“The Indians were kind to us, as much so as they well could have been, or their circumstances permitted.”– Jemima Boone
Though white accounts of the kidnapping prioritized the threat of rape – some so far as claiming the girls were raped – there is no evidence to back this up. In fact, Daniel Boone himself denied it was possible. Known through the prior tale of Nonhelema, Shawnee cultural traditions highly valued women as producers – and women’s deaths during war “disrupted agriculture and food preparation and eliminated voices of peace that occasionally moderated the war cries of grieving fathers, husbands, and sons.” To lose a woman was highly detrimental, so white captive girls were likely seen as a means of replacing this valuable labor and restoring balance to the tribe. Additionally, rape or other violence against women was frowned upon. Notably, in Shawnee tradition, men considered sexual intimacy with any women as ritually impure during wartime and raiding. Thus, the threat of rape was fantastical – a white invention to characterize the Shawnee as savage and discourage white girls and women from being curious about Shawnee life. This helped preserve white settler culture – discouraging whites from learning about, and even joining, Native tribes. (The subject of whites voluntarily joining Native tribes is a story in itself – I suggest reading the account of Mary Jemison as one example.)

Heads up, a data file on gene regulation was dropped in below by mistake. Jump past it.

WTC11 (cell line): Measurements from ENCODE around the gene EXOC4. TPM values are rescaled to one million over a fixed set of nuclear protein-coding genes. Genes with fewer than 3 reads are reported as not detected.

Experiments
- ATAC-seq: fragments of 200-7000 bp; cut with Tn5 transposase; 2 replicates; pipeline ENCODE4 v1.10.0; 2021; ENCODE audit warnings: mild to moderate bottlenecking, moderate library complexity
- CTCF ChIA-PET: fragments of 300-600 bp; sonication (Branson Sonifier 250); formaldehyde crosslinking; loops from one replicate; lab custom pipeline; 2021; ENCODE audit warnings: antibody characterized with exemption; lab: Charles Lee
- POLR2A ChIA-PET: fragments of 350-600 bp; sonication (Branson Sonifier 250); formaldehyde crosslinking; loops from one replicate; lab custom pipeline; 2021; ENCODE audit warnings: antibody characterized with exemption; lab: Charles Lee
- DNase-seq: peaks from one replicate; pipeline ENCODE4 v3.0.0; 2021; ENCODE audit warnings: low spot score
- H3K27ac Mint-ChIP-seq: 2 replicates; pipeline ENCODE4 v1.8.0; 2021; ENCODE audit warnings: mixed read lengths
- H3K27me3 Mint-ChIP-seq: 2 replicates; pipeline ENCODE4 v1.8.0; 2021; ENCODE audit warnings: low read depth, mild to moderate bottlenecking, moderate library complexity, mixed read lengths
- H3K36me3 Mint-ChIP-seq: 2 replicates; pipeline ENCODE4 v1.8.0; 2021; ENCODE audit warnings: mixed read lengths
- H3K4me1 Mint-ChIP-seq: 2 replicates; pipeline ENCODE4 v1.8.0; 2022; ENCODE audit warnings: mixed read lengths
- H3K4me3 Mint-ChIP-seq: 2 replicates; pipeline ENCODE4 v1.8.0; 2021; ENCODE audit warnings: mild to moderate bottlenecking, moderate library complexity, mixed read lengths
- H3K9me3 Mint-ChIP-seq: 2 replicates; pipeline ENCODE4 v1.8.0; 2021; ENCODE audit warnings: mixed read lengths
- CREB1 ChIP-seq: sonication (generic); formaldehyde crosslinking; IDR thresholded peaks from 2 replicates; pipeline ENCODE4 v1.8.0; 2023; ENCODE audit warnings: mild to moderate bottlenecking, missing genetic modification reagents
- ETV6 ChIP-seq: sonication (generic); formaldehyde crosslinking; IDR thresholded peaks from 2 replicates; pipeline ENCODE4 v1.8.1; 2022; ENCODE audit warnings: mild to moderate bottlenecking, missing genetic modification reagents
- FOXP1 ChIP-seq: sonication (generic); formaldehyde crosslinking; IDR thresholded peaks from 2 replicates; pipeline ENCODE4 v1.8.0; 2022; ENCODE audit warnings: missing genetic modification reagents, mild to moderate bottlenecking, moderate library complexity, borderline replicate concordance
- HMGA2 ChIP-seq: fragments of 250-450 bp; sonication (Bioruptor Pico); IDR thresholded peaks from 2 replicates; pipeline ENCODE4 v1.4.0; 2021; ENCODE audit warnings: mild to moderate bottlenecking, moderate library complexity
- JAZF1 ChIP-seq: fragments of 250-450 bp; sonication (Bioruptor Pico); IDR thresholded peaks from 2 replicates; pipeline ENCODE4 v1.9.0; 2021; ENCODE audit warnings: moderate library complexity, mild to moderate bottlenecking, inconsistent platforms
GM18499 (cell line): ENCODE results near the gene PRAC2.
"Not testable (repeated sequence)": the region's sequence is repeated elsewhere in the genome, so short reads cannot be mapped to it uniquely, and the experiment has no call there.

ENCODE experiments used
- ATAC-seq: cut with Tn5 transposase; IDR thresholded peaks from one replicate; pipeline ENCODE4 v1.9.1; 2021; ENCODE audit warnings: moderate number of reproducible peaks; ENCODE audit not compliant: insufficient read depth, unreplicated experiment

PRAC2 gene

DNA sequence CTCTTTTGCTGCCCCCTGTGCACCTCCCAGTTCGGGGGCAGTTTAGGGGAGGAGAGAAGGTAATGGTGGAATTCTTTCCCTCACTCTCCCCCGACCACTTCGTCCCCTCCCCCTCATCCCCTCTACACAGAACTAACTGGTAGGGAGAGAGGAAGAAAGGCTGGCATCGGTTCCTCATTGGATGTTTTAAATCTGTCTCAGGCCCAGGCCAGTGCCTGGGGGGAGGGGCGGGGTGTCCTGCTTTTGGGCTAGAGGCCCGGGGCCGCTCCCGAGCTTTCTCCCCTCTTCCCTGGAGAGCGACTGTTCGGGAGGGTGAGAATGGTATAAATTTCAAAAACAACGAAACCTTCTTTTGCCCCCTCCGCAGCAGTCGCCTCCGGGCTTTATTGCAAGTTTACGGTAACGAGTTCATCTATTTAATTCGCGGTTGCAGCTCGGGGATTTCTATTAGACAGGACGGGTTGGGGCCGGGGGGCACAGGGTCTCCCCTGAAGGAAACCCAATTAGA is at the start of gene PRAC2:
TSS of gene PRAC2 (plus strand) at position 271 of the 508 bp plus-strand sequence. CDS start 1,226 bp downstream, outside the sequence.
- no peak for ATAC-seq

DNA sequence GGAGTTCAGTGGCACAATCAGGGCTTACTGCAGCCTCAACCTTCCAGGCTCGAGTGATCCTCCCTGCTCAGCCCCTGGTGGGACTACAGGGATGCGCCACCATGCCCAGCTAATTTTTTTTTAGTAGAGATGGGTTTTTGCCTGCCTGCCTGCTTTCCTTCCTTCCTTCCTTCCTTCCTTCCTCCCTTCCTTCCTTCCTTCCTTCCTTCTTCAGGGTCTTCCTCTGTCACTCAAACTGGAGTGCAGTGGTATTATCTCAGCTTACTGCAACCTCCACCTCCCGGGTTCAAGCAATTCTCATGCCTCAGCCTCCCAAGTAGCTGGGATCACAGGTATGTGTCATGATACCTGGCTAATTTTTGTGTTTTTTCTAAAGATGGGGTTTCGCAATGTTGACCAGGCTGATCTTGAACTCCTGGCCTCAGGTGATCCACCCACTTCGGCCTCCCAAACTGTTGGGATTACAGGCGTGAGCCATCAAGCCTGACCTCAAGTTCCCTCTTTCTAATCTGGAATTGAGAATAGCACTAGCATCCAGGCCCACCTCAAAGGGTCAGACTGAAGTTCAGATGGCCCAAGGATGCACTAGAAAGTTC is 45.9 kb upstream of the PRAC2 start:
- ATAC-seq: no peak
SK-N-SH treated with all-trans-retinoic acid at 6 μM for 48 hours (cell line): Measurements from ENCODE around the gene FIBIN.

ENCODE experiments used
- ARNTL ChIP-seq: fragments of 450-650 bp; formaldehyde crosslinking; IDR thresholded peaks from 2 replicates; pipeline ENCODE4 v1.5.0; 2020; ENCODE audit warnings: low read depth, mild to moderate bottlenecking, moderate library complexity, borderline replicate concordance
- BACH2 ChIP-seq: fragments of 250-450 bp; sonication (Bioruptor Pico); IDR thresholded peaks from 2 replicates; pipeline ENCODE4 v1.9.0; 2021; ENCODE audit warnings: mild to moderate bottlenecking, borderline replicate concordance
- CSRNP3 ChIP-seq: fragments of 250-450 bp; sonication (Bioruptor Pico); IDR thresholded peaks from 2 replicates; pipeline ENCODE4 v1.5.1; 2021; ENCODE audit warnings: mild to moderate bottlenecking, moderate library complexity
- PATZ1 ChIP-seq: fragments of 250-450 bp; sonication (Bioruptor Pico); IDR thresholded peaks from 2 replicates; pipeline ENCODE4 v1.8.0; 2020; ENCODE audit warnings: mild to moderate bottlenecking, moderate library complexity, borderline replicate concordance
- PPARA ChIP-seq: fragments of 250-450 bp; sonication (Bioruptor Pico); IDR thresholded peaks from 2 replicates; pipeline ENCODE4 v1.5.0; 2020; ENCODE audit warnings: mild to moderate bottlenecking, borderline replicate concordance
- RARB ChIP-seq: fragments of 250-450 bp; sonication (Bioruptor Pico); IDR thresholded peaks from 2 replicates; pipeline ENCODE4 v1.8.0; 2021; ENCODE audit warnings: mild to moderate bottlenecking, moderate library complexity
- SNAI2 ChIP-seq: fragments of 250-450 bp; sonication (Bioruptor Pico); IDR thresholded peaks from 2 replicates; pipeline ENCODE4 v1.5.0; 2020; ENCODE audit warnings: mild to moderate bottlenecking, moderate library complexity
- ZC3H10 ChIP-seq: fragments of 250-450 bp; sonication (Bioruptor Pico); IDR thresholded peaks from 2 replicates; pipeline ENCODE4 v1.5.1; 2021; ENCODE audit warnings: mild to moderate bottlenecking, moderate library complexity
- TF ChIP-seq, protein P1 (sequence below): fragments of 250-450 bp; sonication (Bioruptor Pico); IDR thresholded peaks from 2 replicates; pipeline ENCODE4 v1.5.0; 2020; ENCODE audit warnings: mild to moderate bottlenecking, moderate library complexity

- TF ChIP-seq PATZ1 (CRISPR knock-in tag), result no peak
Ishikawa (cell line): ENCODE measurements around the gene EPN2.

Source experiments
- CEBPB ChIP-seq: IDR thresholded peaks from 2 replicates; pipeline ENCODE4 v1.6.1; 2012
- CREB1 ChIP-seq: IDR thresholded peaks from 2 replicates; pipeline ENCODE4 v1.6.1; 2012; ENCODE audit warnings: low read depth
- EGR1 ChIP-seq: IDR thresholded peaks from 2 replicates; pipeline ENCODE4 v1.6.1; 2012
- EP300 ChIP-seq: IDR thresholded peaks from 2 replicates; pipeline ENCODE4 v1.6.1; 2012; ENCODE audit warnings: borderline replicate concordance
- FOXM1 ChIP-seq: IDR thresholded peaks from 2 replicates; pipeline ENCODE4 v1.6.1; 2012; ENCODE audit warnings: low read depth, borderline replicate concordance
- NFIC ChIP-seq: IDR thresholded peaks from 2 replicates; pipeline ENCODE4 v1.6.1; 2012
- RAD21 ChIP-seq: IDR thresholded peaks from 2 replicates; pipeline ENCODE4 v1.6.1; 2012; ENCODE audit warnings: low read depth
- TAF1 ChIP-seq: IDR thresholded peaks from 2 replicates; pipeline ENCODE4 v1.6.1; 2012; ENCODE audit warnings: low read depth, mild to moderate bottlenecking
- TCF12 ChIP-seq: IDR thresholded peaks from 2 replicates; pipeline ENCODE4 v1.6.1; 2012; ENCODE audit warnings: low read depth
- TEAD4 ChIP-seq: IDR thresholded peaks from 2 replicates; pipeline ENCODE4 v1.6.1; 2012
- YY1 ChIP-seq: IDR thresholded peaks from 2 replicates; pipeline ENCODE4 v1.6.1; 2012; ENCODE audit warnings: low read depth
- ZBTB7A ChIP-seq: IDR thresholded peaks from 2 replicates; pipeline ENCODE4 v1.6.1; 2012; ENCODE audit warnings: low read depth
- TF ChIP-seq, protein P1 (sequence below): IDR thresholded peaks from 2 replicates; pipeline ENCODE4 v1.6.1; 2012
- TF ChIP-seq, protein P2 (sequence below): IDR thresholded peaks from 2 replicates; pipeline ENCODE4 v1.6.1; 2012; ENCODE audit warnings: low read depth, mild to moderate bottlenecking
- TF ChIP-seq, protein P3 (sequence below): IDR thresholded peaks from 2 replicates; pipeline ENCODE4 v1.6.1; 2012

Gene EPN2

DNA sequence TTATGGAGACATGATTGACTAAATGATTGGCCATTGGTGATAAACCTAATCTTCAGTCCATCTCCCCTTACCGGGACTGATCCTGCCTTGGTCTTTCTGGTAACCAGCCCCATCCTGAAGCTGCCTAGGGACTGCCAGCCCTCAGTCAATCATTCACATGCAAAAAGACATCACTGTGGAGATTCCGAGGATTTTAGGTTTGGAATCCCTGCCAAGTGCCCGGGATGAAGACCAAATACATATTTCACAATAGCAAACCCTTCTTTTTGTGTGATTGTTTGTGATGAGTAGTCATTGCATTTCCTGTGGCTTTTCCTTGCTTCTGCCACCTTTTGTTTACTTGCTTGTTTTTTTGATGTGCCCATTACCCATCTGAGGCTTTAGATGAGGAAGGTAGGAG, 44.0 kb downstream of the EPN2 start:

Yet, Jemima was not destined to assimilate. Upon being discovered missing, the girls’ fathers and other men of the settlement formed a rescue party. Despite a few days’ journey separating them, the rescue party found the girls with their captors. On the third morning of their ordeal, the rescue party ambushed the Cherokee and Shawnee, wounding two and forcing the others to retreat – leaving the girls behind. Jemima, Elizabeth, and Frances returned to Boonesborough. But how did the rescuers find the girls? Jemima’s own knowledge of frontier ways. Jemima, Elizabeth, and Frances used their knowledge to bend branches, break off twigs, and leave behind leaves and berries – methods used frequently on the frontier and recognized by those who knew it – as a trail to lead the rescuers to them.
Yet her story does not end there. Upon their return, Jemima, Elizabeth and Frances were a sight to see: because now they looked like Shawnee. During their three days, the raiding party had cut their clothes to the knees, removed their shoes and stockings, and given them moccasins to wear. What we might see as small changes were drastic for the Boonesborough settlers. The girls were also traumatized, though the extent of trauma remains unknown.